Then what about the young? My daughter had a fantastic time at FAST FORWARD, she loved it, I think all the kids did. She/they relished the freedom of having the run of such a large territory. For them, Edale youth hostel became a ‘temporary autonomous zone’; and they were helping in our collective ‘making of another dimension’. Theo and Caddy, who ran the kids’ space, were fantastic. They don’t see what they do as a ‘service’, the provision of childcare that enables parents to participate in the political activities. Rather, they see themselves as doing political activity alongside the other political activity — only their stuff is aimed at children rather than adults. We can see what Nic did, cooking with the children in the kids’ kitchen, in a similar way; and also the contribution of Giles, who did rock-climbing with the slightly older children.
So we can understand events like FAST FORWARD as ‘formative’ for children and young people — just as counter-summit convergence camps and climate camps have been over the 2000s. And before too long — just a few years for the oldest children at FAST FORWARD 2014 — these kids will start becoming interested in what the adults are talking about, they might start wandering into meetings and staying to listen and ask questions, they might start demanding or organising their own meetings. After all, as one Plan C member and bamn contributor writes in his biographical blurb, ‘his first school detention was for taking part in a walkout over the Iraq invasion. His second was for leading a walkout of the first via a window.’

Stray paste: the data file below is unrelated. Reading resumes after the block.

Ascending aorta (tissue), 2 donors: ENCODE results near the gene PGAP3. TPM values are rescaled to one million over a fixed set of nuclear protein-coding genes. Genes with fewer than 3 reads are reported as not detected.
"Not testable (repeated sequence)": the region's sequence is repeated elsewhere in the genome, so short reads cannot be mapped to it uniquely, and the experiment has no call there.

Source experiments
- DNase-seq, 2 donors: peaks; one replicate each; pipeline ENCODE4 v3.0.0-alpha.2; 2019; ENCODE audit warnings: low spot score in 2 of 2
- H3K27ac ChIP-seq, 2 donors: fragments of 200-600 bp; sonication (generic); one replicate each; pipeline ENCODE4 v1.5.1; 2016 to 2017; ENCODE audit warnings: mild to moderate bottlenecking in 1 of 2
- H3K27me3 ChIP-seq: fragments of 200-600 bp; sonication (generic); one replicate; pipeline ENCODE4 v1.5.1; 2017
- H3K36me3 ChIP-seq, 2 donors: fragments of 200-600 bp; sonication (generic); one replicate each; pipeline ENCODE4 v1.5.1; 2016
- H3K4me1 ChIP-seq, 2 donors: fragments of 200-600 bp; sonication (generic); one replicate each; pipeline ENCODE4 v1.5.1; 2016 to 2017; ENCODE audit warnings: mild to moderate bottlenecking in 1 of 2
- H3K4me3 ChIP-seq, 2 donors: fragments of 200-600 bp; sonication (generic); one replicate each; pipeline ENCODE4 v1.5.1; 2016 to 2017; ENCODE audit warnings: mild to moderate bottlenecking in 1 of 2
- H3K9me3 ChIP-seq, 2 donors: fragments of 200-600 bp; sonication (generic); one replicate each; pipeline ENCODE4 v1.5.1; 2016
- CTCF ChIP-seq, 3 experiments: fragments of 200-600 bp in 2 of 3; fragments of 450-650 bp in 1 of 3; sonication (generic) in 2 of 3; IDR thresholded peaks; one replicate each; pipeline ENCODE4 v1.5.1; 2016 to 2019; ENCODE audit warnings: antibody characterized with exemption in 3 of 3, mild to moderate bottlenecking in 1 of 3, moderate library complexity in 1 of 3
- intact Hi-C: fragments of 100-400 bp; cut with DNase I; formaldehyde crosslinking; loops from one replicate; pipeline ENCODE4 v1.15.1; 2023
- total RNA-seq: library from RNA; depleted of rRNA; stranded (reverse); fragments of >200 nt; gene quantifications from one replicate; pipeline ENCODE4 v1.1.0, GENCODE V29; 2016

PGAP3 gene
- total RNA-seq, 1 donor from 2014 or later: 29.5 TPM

So, my vision for FAST FORWARD in future years, FF2015, FF2016 and so on…
I want it to be a space where all generations can mix. That’s how Plan C can help create and sustain a ‘community of reference’. (Related to this, but slightly off the generations theme: I don’t think Plan C should be shy about attempting to recruit new members/activists. But FAST FORWARD shouldn’t be primarily about recruitment. I want it to be a space where we can encounter people involved in other struggles, movements, organisations — as it was this year, I think.) Nor should it matter too much if people don’t attend the meetings. Edale is (obviously) beautiful, a lovely place to stroll, hike, cycle, or just hang out. I’d be happy if we encouraged no-longer active older comrades (my generation, elders) to come along simply to de-stress. For them the festival is a place to PAUSE. But of course we all mingle, after a day of meetings or not-meetings, in the REWIND bar (great name for the bar, by the way, and I’m riffing off it). The old heads soak up the enthusiasm and energy of their younger comrade and in return share some of their wisdom, gained through their experiences in earlier struggles. Sometimes this will be reversed: young activists have different experiences, valuable experiences, lessons to teach; they also get burned out; sometimes older people can be the inspirational ones, they can provide energy and enthusiasm — and also more sober advice on how to cope with burnout and defeat.
Childcare is absolutely crucial for this. Parents need to know that there’ll be activities for their kids to enjoy, that they won’t need to worry about them. Thus the festival will also incorporate PLAY spaces — for children of all ages. And of course, these kids’ spaces and activities will also be spaces where our children will develop — we hope — into young comrades.
We want to STOP capitalism, but that requires the constitution or composition of a new ‘we’; my hope is that FAST FORWARD can become a space for the constitution of a new ‘we’ in the fullest sense of the word.
Originally published at http://freelyassociating.org/